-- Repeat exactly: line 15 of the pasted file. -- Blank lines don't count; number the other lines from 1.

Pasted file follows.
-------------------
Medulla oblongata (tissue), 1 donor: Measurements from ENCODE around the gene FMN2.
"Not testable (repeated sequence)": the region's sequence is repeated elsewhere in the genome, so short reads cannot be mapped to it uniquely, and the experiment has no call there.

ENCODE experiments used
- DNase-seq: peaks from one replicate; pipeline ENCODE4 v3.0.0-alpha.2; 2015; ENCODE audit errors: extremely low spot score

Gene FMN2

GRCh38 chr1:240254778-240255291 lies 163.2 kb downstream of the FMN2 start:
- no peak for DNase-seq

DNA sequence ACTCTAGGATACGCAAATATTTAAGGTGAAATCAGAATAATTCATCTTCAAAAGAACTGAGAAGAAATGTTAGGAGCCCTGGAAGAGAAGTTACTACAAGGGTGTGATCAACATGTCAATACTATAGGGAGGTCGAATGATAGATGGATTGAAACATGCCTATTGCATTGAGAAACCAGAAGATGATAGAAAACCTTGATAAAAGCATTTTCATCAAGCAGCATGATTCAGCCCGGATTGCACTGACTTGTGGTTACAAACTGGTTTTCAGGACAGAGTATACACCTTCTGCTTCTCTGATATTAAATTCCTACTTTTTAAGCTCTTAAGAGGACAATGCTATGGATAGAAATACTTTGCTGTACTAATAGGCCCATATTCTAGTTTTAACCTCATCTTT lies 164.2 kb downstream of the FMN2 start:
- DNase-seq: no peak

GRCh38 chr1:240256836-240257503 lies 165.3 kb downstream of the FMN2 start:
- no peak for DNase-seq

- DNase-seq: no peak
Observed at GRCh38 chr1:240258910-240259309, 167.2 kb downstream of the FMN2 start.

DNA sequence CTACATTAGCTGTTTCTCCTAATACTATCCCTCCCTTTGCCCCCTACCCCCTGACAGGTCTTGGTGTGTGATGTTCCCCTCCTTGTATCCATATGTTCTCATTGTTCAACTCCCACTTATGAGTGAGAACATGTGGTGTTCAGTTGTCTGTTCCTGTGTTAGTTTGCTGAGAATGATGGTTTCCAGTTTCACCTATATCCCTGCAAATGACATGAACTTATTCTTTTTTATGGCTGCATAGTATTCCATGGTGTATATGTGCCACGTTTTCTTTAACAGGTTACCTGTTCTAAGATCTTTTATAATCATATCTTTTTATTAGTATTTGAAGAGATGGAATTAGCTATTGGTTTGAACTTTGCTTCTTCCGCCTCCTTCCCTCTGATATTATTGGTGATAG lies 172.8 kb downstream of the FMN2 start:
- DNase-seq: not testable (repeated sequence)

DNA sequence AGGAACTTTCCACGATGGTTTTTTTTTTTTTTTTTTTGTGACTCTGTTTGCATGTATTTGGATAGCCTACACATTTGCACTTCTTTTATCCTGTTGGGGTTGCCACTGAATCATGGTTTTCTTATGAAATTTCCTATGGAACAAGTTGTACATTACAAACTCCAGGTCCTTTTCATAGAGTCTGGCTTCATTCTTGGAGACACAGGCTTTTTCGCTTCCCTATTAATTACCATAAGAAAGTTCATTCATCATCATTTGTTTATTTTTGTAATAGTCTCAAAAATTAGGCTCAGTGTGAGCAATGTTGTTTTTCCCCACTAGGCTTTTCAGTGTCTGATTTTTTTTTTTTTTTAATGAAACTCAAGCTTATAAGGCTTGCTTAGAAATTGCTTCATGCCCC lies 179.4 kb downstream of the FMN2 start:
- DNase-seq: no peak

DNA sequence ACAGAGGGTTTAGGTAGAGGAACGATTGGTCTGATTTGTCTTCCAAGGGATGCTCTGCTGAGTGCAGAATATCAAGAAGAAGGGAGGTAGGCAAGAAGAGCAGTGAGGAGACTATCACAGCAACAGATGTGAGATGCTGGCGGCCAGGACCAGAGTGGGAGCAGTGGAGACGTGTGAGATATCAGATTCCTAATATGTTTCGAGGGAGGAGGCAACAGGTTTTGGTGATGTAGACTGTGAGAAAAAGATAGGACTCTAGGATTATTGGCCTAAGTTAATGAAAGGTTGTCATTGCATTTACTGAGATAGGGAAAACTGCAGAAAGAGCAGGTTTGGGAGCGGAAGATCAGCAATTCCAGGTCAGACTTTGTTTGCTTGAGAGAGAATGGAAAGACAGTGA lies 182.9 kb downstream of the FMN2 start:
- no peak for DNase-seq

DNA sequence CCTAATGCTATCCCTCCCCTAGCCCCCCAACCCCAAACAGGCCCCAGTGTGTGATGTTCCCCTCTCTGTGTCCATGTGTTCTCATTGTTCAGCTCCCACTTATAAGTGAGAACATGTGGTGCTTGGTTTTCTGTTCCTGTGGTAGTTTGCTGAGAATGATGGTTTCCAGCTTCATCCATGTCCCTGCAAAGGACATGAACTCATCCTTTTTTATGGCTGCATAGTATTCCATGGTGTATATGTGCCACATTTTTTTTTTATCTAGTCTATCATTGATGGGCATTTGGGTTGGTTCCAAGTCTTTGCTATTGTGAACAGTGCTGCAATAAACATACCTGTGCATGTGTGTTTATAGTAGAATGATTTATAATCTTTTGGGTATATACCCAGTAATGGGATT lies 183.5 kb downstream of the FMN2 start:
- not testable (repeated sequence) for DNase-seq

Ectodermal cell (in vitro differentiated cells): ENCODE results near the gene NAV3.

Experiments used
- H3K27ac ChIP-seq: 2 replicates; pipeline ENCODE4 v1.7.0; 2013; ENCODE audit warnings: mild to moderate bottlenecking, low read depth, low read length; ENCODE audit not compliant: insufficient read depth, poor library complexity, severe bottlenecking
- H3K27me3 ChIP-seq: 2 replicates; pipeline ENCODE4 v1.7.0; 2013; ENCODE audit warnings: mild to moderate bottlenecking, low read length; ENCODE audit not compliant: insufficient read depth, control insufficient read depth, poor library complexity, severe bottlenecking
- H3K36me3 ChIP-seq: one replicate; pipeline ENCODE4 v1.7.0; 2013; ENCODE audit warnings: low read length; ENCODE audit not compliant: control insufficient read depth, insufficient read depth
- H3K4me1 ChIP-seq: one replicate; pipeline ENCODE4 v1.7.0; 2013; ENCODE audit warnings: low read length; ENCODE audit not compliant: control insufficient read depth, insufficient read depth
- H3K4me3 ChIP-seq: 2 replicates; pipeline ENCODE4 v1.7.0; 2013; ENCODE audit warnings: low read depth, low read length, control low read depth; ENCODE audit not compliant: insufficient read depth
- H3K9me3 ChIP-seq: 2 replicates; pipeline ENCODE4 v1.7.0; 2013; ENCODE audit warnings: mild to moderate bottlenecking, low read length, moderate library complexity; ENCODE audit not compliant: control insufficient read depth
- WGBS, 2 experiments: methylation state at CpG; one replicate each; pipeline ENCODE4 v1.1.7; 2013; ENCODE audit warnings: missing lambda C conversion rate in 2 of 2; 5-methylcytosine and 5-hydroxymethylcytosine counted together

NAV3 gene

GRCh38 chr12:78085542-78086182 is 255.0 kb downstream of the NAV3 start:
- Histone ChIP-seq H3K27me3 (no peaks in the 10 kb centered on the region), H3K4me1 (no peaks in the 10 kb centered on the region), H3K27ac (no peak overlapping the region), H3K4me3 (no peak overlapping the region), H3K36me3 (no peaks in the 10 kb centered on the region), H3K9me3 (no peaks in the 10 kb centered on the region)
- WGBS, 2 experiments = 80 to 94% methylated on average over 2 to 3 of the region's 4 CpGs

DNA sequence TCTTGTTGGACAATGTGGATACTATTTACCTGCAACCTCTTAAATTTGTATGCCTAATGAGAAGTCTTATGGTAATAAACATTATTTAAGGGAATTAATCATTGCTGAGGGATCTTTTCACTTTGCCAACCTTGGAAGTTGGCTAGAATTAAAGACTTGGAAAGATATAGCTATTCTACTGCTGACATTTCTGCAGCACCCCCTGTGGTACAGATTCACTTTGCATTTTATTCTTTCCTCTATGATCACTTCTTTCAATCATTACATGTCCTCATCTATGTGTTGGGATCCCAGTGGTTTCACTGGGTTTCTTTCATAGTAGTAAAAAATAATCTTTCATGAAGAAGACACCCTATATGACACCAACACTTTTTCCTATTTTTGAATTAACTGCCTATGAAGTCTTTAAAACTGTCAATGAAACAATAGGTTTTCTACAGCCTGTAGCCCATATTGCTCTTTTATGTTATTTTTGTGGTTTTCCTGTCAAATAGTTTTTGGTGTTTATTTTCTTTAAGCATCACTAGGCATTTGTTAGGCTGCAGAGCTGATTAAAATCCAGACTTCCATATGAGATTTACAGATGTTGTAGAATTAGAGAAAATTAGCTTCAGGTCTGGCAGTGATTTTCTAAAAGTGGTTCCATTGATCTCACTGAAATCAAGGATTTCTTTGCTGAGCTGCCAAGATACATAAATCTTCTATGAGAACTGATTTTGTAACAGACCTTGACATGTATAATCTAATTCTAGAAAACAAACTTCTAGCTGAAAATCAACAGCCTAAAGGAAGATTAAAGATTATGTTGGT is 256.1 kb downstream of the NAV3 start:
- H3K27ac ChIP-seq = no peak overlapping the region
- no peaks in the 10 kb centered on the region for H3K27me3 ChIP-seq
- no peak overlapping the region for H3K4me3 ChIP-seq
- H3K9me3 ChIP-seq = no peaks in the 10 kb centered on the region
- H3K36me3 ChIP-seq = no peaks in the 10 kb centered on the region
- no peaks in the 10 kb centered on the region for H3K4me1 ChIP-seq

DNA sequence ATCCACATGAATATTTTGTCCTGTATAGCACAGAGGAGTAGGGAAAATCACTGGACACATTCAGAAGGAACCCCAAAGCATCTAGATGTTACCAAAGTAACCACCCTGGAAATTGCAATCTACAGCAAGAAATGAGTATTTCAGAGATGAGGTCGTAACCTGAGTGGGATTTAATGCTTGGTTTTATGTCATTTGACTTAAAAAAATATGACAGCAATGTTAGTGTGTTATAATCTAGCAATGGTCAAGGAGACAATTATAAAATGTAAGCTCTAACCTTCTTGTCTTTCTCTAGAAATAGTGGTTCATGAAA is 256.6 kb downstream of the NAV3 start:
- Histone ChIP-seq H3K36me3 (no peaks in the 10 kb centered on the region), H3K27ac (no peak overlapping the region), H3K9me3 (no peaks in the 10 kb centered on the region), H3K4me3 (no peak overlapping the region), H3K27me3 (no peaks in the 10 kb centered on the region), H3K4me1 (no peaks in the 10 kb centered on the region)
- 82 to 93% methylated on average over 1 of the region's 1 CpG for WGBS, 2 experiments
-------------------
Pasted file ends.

- DNase-seq: not testable (repeated sequence)